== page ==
The Coleman Sportster II Dual Fuel 1-Burner Stove has done me very well – extremely well, in fact. To be honest, I think we’re on our fourth in almost 20 years, not because they break so often (they’re actually quite durable) but because we often take two with us – they’re so small, they don’t take up much space, and we can make supper for 10 people faster than with only one stove (or than a two-burner stove, for that matter). In this post, I’d like to comment on some of the pros and cons of the stove and how it’s worked for our needs.
The Coleman Sportster Dual Fuel One-burner Campstove has many advantages:
1. It’s small and fairly lightweight. I believe it was originally designed as a backpacking stove, so it doesn’t take up much space and is lighter than other stoves. Weight doesn’t bother us much, but it is nice to have a stove that fits into a fairly compact space.
2. It’s “Dual Fuel”, so it takes white gas or regular unleaded gasoline. The white gas (aka “Coleman Fuel”) comes in a sealable container and is a nice size to fit in the van. I feel safer using this than propane, and it’s cheaper than getting the bottles of gas. I’ve never used unleaded gas in one before, but supposedly this would work as well (I always figure it’s a good backup plan if we run out of white gas).
3. It’s durable and reliable. We always carry the stoves in their respective plastic and metal containers (sold separately, I believe – the metal one is an antique from my grandfather who was a boy scout leader), but they get jiggled around on dirt roads, rattled it and out of containers, set up on everything from standstone rocks and asphalt parking areas to regular picnic tables and stone walls, and used in wet, windy, sandy, snowy, muddy, hot, cold, etc., etc., conditions – and they keep working. Every 5-7 years one bites the dust, but generally they work where you want it, when you want it.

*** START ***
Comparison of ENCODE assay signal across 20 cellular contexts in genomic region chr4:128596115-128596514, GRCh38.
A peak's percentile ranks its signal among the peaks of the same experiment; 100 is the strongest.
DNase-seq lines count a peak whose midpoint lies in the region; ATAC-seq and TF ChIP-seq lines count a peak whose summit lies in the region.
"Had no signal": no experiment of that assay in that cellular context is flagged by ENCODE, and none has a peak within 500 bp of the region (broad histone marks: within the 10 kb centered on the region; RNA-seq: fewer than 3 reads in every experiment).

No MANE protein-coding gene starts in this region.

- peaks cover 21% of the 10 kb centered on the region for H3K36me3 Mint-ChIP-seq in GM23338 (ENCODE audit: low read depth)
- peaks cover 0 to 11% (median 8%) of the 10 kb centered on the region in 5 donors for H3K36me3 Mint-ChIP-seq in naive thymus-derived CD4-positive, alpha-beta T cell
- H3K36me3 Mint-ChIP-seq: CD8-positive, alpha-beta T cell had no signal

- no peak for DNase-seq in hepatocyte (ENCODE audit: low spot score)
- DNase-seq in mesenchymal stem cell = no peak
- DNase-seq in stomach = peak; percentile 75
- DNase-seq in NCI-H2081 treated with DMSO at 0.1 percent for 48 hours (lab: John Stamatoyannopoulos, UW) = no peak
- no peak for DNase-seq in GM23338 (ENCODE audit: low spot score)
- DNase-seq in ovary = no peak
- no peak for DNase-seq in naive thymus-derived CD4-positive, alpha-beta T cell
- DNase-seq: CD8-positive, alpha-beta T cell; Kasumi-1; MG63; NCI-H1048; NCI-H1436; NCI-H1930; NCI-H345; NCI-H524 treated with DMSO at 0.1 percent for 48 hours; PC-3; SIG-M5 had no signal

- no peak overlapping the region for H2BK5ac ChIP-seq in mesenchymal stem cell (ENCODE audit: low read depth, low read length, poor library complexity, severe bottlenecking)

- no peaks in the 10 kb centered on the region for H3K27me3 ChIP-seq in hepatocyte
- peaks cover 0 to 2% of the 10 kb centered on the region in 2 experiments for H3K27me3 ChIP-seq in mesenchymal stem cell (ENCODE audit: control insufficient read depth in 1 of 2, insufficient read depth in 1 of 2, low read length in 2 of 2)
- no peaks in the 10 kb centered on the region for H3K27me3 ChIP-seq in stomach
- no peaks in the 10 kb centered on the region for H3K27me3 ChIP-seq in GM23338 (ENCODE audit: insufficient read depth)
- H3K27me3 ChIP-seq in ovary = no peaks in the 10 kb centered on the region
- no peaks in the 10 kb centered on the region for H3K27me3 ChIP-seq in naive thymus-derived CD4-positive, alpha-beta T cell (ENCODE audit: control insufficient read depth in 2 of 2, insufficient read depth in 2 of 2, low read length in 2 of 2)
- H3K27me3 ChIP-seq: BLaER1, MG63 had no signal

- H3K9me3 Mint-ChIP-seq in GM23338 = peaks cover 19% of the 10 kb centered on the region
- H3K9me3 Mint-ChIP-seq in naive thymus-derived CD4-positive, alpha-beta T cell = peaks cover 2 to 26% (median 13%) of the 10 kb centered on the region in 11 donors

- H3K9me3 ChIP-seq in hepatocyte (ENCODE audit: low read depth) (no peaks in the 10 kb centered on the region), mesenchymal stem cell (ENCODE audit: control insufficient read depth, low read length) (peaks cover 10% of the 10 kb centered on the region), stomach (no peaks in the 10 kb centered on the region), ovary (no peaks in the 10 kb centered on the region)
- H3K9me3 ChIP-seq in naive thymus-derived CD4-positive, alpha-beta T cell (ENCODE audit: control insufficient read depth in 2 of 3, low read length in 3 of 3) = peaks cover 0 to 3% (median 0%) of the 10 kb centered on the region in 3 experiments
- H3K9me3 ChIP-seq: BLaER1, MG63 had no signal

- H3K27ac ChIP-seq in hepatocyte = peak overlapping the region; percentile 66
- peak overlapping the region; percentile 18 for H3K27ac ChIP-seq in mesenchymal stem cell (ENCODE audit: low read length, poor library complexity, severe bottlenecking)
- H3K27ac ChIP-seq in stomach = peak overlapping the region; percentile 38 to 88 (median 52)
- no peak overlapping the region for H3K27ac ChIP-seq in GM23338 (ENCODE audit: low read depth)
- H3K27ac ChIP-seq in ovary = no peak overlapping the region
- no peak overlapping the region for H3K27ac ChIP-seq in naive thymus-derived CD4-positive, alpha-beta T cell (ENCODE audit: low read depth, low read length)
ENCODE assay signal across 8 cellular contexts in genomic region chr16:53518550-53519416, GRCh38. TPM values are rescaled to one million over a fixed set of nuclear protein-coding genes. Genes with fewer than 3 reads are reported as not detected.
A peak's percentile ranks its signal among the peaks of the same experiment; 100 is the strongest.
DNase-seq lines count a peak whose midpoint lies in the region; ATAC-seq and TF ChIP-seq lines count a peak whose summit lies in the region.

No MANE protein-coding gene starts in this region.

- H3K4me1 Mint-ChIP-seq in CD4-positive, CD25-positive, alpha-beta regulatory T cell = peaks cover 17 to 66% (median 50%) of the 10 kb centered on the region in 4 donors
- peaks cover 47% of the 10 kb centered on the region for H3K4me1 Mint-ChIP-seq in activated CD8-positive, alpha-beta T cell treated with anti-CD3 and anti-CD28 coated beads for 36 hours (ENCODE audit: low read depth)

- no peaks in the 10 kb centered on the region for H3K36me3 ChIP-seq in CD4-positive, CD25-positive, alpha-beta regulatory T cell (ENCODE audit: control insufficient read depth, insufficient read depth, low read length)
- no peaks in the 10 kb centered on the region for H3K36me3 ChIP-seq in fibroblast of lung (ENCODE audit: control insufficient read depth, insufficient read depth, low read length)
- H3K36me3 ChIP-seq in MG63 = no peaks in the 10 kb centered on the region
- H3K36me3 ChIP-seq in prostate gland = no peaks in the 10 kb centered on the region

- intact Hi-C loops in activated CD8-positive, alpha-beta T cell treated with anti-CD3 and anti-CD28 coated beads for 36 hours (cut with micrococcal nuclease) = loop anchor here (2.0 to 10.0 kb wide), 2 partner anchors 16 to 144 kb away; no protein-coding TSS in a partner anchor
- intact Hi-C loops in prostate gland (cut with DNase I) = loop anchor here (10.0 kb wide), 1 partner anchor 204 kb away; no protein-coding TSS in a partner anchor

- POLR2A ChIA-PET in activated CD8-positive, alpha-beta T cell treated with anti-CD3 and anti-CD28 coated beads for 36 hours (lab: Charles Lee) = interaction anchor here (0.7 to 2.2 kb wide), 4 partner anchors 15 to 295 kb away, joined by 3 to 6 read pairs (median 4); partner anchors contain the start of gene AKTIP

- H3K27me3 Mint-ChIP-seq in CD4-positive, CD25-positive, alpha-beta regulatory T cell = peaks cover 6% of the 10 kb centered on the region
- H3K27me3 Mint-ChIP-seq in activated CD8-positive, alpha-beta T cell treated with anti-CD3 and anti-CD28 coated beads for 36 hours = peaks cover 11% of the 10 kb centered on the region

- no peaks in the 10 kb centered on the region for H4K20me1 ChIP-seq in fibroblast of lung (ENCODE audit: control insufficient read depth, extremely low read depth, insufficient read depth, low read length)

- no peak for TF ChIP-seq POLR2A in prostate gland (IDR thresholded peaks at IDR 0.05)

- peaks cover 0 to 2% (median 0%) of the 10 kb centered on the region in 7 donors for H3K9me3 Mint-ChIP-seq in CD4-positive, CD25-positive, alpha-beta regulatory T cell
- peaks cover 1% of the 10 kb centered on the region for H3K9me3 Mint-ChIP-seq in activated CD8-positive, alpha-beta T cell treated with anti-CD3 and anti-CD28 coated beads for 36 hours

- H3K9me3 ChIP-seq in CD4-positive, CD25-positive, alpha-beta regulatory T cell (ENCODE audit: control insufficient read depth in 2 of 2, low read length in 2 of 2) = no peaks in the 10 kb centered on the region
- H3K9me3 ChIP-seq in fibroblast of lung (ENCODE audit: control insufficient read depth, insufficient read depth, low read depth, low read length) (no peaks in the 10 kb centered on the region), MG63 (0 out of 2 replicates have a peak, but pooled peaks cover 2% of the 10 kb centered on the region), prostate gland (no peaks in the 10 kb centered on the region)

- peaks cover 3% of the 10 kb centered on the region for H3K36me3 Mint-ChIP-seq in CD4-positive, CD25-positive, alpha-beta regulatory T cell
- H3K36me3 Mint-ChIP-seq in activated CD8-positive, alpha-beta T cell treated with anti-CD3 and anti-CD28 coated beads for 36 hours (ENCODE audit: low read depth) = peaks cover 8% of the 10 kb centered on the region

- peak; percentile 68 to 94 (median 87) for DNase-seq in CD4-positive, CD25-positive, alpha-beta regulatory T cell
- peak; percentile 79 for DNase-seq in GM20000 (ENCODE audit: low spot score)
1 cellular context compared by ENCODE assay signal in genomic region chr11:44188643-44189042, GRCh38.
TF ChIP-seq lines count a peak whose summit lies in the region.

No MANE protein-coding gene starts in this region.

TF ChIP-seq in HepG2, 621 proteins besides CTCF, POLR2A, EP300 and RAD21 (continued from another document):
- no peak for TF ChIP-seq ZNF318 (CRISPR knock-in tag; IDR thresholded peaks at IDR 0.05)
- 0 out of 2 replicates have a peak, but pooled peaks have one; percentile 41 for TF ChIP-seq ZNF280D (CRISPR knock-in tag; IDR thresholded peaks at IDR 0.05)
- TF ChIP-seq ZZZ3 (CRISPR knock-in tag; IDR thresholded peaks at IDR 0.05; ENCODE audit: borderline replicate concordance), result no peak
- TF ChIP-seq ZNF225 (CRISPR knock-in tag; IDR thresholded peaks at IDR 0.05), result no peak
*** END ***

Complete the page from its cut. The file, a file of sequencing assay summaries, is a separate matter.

4. It isn’t too expensive. The price has climbed in the last several years, but compared with many stoves on the market, the Coleman Sportster Dual Fuel One-burner Campstove is relatively inexpensive.
5. It’s findable. If one does break while you’re traveling, common stores carry them. I recall walking into a Walmart in Seattle, WA to buy a new one with Mt. Rainier towering over us…cool!
So, now that I’ve raved about the Coleman Sportster Dual Fuel One-burner Campstove, it also has a few cons:
1. It doesn’t have a heat control. I know, the box says it does, but it really doesn’t. “Simmer” means “pick-up-the-pot-and-hold-it-a-few-inches-above-the-flame”. Oh, and use a nice, large pot to cook rice so it doesn’t boil over…
2. They do break. Occasionally, a stove will simply bite the dust…and then you’ll have to eat GORP until you find a Walmart or a camping supply store.
3. In very cold weather, they may not start well. However, we’ve never had any trouble, and we’ve used the stoves in weather well below 32F.
4. If the gas is too low, it will run but not heat the water. It’s easily avoided, but good to know. Depending on the pot, amount of water, elevation, and so on, we can usually heat about 6 C of water in 10 minutes or so (often less).
5. It certainly isn’t the cheapest on the market. There are many stoves that are less expensive, though I don’t know much about their durability / longevity compared to this one.
6. You can’t use it indoors. This really doesn’t bother me much, but it’s worth noting.
I really like this “little” stove and it works well for my needs.
What do you use, and why do you like it?